Live review | Ron Carter and the Golden Striker Trio offer a lesson in forceful fluidity

Ron Carter played at Bohemian Caverns with pianist Mulgrew Miller and guitarist Russell Malone. Photos and collage by Jati Lindsay/CapitalBop

by David Reed
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Ron Carter’s Golden Striker Trio
Bohemian Caverns
Sat., May 21, 2011

Let’s not give Ron Carter any extra points for having largely created the role of the bass in modern jazz, and no points for playing with almost every great from Miles Davis on. And let’s not grade on a curve for his being 74 years old. Let’s just say some guy brought his trio to Bohemian Caverns this past weekend. How were they?

They brought us jazz from a more advanced planet.

That much was clear from the first song, “Cedar Tree,” composed by the trio’s guitarist, Russell Malone. The instrumentation of bass, guitar and Mulgrew Miller’s piano led to a remarkable fluidity in their roles. In most passages, there was no distinguishing which instrument was lead, which harmony and which rhythm. What they gave us instead was a fugue of three voices exploring different but complementary paths through the composition. On the trio’s 2003 CD, The Golden Striker, this song is fine jazz chamber music, but doesn’t come close to the polyphony of the live version. Maybe it was lost in the recording process, or maybe I need better speakers.

On “Laverne Walk,” written by the bassist Oscar Pettiford, and on his own “Candlelight,” Carter showed how he transformed double bass into a lead instrument. Sometimes he played guitar riffs on the huge thing, and sometimes he picked it like a banjo.

“Candlelight” also contained Malone’s greatest solo of the night. He slid from jazz to classical guitar without a wink or an excuse. The audience was transfixed, and he made that guitar sound like it had more strings than a harp.

The highlight of the early set on Saturday night was the jazz standard “My Funny Valentine.” It started with Miller sketching the melody while Carter played a warm, irregular heartbeat. This trio’s form of improvisation is not the usual, with one player riffing while the others support him. It’s more like they arrange (or re-arrange) the composition on the fly, somehow staying together like a flock of birds turning.  On “Valentine,” Carter and Malone did fall silent while Miller played an intricate and soulful solo. After all these improvisational departures, they ended as they began, with the bare-bones melody and the heartbeat.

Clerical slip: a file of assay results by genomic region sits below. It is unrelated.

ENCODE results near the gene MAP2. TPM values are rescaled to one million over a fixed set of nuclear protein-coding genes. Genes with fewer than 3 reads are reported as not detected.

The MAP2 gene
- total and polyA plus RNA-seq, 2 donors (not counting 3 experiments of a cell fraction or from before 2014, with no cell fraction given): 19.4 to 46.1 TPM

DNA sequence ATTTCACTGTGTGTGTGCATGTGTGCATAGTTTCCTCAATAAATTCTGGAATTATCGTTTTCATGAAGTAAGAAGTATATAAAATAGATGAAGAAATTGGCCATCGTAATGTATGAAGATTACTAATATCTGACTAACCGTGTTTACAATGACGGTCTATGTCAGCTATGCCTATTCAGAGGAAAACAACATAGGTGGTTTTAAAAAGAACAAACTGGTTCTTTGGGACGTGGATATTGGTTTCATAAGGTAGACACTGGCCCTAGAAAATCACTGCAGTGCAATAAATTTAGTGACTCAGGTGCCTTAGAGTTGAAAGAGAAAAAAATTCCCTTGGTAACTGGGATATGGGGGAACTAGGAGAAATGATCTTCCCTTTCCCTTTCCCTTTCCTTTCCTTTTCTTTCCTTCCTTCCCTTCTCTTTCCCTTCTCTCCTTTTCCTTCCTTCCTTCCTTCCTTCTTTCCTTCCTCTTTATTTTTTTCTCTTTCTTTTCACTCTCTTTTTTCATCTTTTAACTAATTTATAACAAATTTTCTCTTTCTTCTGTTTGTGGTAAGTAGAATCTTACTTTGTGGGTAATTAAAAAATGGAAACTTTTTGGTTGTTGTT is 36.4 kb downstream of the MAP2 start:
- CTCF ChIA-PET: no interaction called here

The set ended with Fletcher Henderson’s “Soft Winds,” which Carter said they’re preparing for an upcoming recording. Frankly, after the depth of the set so far, this upbeat, almost Dixieland rendition struck me as cloying. But the transitions in tempo – big changes that weren’t jarring or unnatural – were impressive.

Aside from the music, this trio hearkens back to the swing era, when bands cut a fine figure. On these three, the matching neckties are sharp rather than an affectation. They made sure that one of them (Malone, in this case) was stationed to shake hands with fans leaving after the set. And when Carter accidentally wound up holding the door for a long stream of fans coming upstairs from the Caverns, he was the picture of good-natured.

Ron Carter’s Golden Striker Trio will be on world tour through June. Jazz fans are well advised to catch them at every opportunity.

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